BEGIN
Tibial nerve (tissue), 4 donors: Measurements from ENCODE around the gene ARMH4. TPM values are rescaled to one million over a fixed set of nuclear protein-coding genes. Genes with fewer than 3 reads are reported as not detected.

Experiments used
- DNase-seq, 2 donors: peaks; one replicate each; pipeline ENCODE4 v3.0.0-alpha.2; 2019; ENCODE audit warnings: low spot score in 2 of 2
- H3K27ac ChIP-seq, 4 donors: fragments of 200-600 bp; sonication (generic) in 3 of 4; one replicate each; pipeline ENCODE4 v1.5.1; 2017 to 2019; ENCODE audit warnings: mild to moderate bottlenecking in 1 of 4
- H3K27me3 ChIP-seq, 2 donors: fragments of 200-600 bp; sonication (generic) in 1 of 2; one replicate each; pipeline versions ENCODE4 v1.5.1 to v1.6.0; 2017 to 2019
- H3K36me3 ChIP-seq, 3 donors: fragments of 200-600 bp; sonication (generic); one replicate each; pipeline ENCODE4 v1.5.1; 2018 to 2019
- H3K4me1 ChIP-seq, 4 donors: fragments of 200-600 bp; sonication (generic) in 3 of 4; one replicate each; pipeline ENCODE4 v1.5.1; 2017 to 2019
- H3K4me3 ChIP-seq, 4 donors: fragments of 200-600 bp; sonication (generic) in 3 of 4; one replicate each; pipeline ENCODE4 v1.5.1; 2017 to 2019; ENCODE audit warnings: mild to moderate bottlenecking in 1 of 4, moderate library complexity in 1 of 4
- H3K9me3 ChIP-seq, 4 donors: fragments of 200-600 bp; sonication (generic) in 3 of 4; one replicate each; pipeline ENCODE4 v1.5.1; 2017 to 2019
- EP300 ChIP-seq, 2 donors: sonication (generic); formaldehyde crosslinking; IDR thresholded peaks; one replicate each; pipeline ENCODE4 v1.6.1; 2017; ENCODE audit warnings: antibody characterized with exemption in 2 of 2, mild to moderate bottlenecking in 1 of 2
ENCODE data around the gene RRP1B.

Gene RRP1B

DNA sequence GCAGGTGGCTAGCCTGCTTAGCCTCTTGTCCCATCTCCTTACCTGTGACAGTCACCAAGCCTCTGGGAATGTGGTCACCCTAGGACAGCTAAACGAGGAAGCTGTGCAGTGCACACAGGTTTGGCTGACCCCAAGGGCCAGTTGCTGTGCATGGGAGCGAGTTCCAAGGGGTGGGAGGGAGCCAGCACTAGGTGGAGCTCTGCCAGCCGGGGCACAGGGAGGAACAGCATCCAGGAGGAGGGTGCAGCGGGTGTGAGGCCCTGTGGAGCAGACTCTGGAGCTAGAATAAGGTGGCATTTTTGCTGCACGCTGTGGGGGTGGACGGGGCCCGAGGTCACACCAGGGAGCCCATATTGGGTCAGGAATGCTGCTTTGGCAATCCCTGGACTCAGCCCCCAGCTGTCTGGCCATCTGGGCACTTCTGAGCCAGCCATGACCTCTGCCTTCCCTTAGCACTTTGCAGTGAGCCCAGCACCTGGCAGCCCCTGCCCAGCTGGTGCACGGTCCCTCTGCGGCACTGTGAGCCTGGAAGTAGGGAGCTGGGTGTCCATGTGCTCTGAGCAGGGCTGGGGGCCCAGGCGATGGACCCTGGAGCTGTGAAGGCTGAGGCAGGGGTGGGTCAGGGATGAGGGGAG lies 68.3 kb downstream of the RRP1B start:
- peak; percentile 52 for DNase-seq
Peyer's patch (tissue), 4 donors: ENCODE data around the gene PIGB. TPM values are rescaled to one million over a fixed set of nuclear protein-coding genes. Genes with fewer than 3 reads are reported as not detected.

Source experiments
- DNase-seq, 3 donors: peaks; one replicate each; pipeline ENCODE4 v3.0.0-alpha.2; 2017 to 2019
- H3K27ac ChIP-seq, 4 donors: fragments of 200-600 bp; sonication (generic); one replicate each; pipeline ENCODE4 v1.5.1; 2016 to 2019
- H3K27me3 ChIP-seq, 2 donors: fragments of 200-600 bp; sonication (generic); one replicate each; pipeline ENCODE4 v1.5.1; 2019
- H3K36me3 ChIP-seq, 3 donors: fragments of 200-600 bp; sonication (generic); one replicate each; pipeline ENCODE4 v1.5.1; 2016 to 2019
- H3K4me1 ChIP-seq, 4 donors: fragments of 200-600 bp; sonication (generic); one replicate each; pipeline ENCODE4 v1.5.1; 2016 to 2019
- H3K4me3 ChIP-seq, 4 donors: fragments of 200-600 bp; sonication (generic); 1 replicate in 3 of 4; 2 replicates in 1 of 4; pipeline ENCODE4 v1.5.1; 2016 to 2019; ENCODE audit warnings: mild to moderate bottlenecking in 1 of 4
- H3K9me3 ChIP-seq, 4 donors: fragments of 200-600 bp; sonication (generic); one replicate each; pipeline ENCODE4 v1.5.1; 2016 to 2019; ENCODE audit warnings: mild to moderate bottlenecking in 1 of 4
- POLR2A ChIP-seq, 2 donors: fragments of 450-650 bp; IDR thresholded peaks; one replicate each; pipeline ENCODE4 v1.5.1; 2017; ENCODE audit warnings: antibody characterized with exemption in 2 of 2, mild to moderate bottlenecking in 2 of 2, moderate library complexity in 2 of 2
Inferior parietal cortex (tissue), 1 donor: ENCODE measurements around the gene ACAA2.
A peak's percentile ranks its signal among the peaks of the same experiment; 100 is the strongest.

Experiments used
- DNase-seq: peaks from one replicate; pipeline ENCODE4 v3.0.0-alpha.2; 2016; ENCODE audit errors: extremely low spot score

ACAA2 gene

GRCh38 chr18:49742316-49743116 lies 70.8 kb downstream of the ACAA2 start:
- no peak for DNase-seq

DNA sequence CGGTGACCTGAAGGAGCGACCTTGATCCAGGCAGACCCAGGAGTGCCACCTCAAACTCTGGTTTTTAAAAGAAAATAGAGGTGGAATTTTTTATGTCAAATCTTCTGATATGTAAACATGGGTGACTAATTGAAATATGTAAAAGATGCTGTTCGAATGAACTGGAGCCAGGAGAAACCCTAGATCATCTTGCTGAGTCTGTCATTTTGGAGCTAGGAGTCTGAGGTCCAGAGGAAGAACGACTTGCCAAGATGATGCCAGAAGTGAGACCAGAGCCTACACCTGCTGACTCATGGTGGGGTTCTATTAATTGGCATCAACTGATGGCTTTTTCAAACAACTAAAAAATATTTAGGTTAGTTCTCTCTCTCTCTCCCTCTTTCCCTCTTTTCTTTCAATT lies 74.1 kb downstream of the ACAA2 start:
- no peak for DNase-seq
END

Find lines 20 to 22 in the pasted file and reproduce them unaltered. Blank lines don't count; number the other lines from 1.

- H3K36me3 ChIP-seq, 3 donors: fragments of 200-600 bp; sonication (generic); one replicate each; pipeline ENCODE4 v1.5.1; 2016 to 2019
- H3K4me1 ChIP-seq, 4 donors: fragments of 200-600 bp; sonication (generic); one replicate each; pipeline ENCODE4 v1.5.1; 2016 to 2019
- H3K4me3 ChIP-seq, 4 donors: fragments of 200-600 bp; sonication (generic); 1 replicate in 3 of 4; 2 replicates in 1 of 4; pipeline ENCODE4 v1.5.1; 2016 to 2019; ENCODE audit warnings: mild to moderate bottlenecking in 1 of 4